You get safely back to land! Your friends can’t believe you saved the day with that stupid book. The lady at the boat rental gives you a wink and you all go home to bed.

This is how Nevil Maskelyne proposed finding your position while at sea.

I haven’t read these, but here’s a short list of books about ocean-going girls: https://books.google.com/books/about/From_Cabin_Boys_to_Captains.html?id=wBDWSAAACAAJ

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The astronomer

Gerard van der Puyl’s portrait of Nevil Maskelyne—just gorgeous. What a painter.

Nevil Maskelyne was the fifth Astronomer Royal at Greenwich Observatory. He proposed using the positions of the stars, planets and their moons as a method of calculating your position on Earth, just as Galileo had proposed using the moons of Jupiter as a universal clock. Maskelyne was a hard worker and determined to win that Longitude Prize. He believed that with accurate charts of stars’ positions, you could find longitude anywhere on Earth. At the Observatory, Maskelyne and a team of astronomers ‘worked feverishly through the year 1766, preparing tables for the new Nautical Almanac and Astronomical Ephemeris. Published first with data for the year 1767, it included daily tables of the positions of the Sun, Moon, and planets and other astronomical data, as well as tables of lunar distances giving the distance of the Moon from the Sun and nine stars suitable for lunar observations.’

Here’s Maskelyne in a nutshell:

Oops! Okay here’s Maskelyne in brief:

Sorry! Sorry! Here it is: Maskelyne’s idea was that you have a point zero of longitude—the Prime Meridian—as a reference point for time. Longitude is time measured in degrees. Each hour is 15° of longitude. When you’re at sea you take 2 measurements: the Sun’s position and the moon’s position. The Sun’s position tells you what your local time is; you find the moon’s position (the distance from the moon to one of the 9 suitable stars) in your almanac to tell what time it is at the Prime Meridian. The difference between your time and Prime Meridian time can be converted into degrees, which gives you your longitude.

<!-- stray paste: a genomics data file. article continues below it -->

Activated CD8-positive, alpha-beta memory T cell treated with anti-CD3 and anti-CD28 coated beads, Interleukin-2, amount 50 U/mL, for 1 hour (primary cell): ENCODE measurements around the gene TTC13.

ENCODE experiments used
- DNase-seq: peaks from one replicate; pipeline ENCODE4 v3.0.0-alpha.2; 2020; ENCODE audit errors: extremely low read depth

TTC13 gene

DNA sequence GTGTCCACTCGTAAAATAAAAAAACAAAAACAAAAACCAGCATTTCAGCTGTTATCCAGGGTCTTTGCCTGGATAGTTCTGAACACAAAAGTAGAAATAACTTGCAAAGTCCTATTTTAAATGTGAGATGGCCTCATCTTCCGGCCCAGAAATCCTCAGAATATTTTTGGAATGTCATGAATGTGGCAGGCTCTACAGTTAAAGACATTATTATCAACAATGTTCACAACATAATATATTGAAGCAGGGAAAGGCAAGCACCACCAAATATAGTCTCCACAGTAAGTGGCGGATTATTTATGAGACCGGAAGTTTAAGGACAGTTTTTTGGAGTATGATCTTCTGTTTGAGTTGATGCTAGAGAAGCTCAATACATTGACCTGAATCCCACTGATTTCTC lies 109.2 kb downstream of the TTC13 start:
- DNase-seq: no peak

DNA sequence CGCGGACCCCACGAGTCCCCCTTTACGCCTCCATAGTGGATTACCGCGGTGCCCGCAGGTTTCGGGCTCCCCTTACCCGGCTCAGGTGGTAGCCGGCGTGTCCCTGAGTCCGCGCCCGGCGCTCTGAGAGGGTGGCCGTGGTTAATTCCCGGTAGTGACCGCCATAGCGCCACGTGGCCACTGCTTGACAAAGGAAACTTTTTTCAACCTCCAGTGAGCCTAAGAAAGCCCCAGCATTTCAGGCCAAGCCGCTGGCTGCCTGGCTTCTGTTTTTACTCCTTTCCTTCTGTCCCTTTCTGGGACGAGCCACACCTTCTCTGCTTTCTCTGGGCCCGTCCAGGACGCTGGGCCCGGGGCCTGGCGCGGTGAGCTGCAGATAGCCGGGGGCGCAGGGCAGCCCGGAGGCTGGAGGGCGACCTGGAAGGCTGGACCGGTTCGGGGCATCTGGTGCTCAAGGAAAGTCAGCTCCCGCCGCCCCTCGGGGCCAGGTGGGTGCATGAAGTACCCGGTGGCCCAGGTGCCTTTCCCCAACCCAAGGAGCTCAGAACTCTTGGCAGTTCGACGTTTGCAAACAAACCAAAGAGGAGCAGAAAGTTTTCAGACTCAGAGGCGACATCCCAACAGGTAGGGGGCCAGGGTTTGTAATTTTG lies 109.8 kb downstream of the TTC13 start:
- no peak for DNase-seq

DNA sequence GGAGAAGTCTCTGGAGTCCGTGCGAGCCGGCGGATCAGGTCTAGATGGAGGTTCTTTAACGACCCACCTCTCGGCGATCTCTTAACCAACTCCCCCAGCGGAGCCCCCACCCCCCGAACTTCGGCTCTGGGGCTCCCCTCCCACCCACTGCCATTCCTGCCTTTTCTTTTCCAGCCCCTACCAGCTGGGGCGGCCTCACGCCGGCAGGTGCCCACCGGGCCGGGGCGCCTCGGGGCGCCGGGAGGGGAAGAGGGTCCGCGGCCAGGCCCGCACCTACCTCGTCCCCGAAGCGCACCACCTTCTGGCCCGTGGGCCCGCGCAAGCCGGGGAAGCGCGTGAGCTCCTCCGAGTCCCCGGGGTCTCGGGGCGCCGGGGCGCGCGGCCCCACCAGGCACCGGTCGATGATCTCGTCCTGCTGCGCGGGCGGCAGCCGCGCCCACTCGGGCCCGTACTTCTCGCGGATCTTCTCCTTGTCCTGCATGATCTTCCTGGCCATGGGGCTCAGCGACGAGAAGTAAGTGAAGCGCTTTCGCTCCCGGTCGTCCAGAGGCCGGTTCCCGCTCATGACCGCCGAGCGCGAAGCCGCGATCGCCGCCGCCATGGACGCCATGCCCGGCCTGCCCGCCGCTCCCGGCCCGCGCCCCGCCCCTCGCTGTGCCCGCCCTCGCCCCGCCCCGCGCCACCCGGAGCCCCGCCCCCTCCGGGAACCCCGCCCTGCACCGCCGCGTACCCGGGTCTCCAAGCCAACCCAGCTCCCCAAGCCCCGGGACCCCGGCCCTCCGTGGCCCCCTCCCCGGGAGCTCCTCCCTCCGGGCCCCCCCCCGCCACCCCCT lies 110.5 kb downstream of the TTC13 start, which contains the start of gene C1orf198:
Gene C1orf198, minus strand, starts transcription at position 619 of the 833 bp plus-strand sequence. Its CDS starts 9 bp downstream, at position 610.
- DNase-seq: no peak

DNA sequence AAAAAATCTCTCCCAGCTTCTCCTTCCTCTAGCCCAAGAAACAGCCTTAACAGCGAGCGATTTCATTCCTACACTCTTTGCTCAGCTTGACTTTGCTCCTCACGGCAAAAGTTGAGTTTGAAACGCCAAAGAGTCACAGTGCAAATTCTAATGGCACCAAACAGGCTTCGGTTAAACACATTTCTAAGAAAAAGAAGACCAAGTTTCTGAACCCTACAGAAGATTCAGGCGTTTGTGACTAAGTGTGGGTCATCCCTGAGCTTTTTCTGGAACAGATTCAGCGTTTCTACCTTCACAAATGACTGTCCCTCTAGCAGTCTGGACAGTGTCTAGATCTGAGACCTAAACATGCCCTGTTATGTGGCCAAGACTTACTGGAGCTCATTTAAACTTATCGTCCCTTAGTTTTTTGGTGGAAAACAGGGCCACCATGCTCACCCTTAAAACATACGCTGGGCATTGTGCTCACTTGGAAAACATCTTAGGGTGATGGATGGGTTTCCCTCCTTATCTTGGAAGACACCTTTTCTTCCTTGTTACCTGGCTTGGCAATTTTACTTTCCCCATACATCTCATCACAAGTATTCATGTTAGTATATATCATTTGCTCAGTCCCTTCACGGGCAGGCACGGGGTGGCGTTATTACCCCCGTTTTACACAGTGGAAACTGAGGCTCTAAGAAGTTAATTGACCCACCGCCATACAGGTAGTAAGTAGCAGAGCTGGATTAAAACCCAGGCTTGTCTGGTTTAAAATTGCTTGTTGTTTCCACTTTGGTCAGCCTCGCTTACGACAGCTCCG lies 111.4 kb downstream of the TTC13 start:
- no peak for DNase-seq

You’re probably thinking: ‘Okay, Manders, how exactly do you measure the Sun and the moon? Usually when the moon’s out it’s nighttime.’ That’s an excellent point! You measure the Sun during the day and adjust the ship’s clock to the local time, maybe?






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Find longitude, win valuable prizes!

In 1714 the British government established the Board of Longitude and held a contest: Who can come up with a system to accurately tell where you are at sea? The Royal Navy disaster on the Isles of Scilly had caused a reaction from the British public—they’d seen their own sailors drowned on the coast of their own country. Whether that disaster was the motive for creating the Board of Longitude may be disputed, but there’s no doubt a better, more accurate system of finding your location at sea needed to be found.

The Longitude Act, ‘An Act for providing a Publick Reward for such Person or Persons as shall discover the Longitude at Sea,’ was passed. The government offered up to £20,000 for a method of finding longitude at sea to within half a degree. That’s a lot of clams!

The Board of Longitude included scientists and astronomers who would judge the quality of any longitude systems that were submitted. One was the Astronomer Royal who worked at the Greenwich (GREN-itch) Observatory. I think if I ever got my career to the point where my job-title was Astronomer Royal I would consider myself to have arrived.

Astronomer Royal John Flamsteed, who also made the first recorded observations of Uranus.